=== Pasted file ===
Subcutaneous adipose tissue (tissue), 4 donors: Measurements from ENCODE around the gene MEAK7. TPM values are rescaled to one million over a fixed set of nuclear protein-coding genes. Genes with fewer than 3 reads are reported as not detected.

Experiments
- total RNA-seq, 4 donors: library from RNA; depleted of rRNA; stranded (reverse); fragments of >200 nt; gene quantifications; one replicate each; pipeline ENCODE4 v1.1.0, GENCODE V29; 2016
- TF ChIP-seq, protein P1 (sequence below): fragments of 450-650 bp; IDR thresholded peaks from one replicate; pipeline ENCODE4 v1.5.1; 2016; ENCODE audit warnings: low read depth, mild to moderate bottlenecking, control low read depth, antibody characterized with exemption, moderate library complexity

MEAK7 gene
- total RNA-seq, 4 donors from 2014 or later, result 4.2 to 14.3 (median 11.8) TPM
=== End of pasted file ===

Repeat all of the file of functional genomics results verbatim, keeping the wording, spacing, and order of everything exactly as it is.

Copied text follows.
Subcutaneous adipose tissue (tissue), 4 donors: Measurements from ENCODE around the gene MEAK7. TPM values are rescaled to one million over a fixed set of nuclear protein-coding genes. Genes with fewer than 3 reads are reported as not detected.

Experiments
- total RNA-seq, 4 donors: library from RNA; depleted of rRNA; stranded (reverse); fragments of >200 nt; gene quantifications; one replicate each; pipeline ENCODE4 v1.1.0, GENCODE V29; 2016
- TF ChIP-seq, protein P1 (sequence below): fragments of 450-650 bp; IDR thresholded peaks from one replicate; pipeline ENCODE4 v1.5.1; 2016; ENCODE audit warnings: low read depth, mild to moderate bottlenecking, control low read depth, antibody characterized with exemption, moderate library complexity

MEAK7 gene
- total RNA-seq, 4 donors from 2014 or later, result 4.2 to 14.3 (median 11.8) TPM